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artist unknown

This progression took time. Years really (I started swapping my cosmetics in 2011). And I didn’t set out with this end in mind. I didn’t even start with a self-love or mindfulness goal; I started with the idea of switching up my cosmetics. This is one of my favourite stories about the impact of self love and mindfulness. Being patient. Not expecting. The power of touch positive thinking. Applying oil to my body is my most treasured daily self-care practice. So next time you hop out of the shower, drop the towel as you reach for the lotion (or oil). Take your time, notice the way you body looks and feels (not what you think it should look or feel like). Use a mirror, don’t use a mirror. Do it solo or maybe have a partner watch (but not touch! until you’re done at least ;). Take a few deep breaths too. I promise it helps. Give your body some tender, loving care.

As always, sending lots of love your way,
~Cassondra

Guilt, self control, and should’ing all over yourself: Part II

Part II (Read Part I here)

Should.
Shoulding.
Should have.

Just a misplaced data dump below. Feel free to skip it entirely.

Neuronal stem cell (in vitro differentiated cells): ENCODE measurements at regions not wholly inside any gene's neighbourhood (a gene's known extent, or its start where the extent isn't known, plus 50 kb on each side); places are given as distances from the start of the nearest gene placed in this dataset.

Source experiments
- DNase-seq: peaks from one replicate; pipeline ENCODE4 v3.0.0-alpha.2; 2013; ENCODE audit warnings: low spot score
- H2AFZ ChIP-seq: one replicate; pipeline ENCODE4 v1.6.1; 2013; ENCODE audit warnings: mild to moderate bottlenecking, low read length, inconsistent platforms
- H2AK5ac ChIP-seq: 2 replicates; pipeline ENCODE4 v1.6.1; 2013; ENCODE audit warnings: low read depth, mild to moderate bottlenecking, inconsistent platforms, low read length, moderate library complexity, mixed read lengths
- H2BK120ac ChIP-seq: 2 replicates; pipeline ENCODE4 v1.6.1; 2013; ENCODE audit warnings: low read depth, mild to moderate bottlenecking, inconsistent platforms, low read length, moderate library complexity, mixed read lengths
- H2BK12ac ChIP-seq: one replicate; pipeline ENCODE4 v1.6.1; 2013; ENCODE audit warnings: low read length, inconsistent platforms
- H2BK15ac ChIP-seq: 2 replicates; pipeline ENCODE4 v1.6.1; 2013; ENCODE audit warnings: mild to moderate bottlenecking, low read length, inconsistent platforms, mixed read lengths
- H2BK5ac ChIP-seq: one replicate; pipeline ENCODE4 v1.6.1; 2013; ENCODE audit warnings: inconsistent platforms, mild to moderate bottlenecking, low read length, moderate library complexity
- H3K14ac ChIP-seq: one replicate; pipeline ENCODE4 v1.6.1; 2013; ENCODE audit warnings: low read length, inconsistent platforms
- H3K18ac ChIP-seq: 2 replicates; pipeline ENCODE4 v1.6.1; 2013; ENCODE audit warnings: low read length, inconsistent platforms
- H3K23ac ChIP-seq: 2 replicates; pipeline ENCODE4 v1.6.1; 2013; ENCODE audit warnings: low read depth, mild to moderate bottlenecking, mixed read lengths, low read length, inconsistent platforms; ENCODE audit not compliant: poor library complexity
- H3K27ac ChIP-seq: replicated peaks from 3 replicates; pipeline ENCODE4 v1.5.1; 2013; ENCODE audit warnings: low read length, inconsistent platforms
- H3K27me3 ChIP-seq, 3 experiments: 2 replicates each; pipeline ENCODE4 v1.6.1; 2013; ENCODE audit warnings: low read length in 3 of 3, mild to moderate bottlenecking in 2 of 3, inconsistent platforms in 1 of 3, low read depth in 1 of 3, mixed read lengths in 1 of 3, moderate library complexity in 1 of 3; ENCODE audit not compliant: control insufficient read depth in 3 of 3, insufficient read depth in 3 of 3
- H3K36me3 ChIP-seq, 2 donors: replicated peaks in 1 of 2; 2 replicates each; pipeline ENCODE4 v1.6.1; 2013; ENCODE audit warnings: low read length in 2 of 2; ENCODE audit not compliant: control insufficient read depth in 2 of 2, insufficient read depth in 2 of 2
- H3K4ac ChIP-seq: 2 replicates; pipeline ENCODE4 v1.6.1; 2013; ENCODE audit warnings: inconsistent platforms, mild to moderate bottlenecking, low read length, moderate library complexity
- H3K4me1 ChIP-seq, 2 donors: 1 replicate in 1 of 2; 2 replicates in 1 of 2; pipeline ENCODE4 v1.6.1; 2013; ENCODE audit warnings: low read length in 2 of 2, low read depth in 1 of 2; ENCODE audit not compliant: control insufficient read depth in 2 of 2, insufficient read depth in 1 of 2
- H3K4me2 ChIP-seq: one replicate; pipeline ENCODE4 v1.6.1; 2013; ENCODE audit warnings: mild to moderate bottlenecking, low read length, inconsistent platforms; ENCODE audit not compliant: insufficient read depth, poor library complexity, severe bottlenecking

Should do.
Should feel.

A few months ago I started realizing just how often I use the word in my internal self talk. At first I just noticed it… oh my, did I use it a lot. Then I started to get curious about the should. I started poking around and asking a few questions. I kept it to small things, things that are in the scheme of life, small. But routine. important. Like washing the dishes.

Here is a little snippet of a regular convo I have (with myself):

[Me] I should do those dishes.
[Inner voice] Why?
[Me] Because I have to to.
[Inner voice] Why do you have to?
[Me] … well what would people think? And actually. I do like to have them done. My apartment looks cleaner.
[Inner voice] What people think about your dishes?
[Me] … well, My mom. Guests? Friends?
[Inner voice] Are they here right now? No. And even if they were, so what. What do you WANT to do in this moment?
[Me] I actually want to read. I’ll do the dishes after. They will be okay.